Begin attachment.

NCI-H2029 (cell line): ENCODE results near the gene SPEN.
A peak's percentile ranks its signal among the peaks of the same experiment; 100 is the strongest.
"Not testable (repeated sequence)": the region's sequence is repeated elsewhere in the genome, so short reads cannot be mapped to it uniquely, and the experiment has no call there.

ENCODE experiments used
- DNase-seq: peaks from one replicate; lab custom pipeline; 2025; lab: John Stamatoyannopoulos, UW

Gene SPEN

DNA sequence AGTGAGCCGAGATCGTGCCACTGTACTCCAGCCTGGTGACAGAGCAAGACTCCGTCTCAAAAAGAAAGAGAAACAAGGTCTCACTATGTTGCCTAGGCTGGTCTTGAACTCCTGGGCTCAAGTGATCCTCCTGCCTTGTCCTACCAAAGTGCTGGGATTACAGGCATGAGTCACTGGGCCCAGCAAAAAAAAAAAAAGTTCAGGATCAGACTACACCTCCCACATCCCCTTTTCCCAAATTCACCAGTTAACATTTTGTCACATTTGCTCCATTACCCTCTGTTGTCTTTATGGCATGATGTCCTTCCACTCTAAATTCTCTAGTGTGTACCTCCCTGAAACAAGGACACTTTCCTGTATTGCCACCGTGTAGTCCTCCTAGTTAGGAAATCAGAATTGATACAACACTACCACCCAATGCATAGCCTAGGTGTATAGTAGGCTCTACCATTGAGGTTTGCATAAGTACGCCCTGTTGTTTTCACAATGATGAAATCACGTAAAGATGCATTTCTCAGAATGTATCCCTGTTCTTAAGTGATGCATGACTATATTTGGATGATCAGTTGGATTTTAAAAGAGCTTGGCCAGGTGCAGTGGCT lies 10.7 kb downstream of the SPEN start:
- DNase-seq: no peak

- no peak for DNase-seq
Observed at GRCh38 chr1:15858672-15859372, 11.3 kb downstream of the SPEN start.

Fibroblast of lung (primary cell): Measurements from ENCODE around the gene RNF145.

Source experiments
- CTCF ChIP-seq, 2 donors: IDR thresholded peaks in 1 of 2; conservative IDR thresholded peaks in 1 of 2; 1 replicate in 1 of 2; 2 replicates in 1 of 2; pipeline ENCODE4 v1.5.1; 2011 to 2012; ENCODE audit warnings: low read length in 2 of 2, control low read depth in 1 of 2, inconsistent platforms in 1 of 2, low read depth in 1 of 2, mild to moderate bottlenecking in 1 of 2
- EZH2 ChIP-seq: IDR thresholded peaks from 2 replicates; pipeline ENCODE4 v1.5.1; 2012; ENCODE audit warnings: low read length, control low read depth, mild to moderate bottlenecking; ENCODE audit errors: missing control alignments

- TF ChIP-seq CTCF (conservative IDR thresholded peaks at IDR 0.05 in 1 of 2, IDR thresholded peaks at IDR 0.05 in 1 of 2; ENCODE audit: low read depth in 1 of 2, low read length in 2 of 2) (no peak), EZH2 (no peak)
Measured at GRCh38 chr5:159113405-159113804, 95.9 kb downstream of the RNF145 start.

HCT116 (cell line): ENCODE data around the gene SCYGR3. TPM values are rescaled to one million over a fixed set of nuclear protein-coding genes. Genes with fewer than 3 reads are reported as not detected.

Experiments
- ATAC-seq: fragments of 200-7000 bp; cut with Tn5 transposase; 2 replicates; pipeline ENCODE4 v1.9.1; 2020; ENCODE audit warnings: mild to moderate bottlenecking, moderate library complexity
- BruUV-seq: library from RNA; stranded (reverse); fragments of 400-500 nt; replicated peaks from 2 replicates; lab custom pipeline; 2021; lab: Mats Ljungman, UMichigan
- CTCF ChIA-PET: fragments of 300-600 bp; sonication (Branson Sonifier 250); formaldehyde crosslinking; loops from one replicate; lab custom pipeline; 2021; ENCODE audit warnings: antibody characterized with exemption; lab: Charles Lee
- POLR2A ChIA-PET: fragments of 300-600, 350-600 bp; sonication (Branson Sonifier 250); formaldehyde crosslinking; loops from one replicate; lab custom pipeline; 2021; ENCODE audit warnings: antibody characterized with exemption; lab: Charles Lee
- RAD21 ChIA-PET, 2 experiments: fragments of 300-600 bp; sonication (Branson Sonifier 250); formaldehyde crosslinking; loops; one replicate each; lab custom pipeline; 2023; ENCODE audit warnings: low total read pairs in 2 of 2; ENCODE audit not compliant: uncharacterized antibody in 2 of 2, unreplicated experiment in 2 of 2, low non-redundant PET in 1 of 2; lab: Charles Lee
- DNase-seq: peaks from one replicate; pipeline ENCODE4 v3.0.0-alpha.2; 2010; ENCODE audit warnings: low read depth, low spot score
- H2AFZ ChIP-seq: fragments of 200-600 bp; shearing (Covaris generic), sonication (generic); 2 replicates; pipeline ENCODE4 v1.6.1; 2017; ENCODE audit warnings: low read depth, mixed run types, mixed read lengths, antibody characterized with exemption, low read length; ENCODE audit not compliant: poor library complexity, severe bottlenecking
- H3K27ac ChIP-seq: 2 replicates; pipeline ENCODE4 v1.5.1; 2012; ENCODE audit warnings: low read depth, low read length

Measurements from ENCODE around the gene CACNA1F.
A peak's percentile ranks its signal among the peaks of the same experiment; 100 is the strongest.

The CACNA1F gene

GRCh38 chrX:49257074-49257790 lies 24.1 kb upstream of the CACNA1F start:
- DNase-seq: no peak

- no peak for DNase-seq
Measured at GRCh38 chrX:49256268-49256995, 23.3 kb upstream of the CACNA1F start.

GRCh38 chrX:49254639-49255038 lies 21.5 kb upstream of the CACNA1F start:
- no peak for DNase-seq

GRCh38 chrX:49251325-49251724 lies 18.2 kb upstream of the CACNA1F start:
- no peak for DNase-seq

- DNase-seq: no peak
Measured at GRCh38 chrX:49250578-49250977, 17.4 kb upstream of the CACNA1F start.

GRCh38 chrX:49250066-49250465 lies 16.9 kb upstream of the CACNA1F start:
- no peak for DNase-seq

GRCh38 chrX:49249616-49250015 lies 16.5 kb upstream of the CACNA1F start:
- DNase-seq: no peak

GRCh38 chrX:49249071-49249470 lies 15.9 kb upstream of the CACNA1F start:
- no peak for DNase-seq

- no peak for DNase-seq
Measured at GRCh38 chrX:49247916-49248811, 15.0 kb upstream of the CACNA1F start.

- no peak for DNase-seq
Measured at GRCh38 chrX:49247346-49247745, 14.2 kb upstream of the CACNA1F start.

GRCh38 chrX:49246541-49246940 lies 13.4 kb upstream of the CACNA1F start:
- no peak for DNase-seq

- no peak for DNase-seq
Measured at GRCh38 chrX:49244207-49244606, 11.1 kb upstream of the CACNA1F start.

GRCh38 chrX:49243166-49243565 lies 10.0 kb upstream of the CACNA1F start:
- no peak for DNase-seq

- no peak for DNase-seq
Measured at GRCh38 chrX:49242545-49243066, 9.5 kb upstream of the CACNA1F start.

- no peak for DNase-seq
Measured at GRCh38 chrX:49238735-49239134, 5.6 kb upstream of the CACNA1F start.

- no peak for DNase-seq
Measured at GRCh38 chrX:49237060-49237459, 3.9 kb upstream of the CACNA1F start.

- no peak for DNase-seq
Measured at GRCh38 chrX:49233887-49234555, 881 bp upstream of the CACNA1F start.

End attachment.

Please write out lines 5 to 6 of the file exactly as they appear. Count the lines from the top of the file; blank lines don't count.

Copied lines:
- DNase-seq: peaks from one replicate; lab custom pipeline; 2025; lab: John Stamatoyannopoulos, UW

Gene SPEN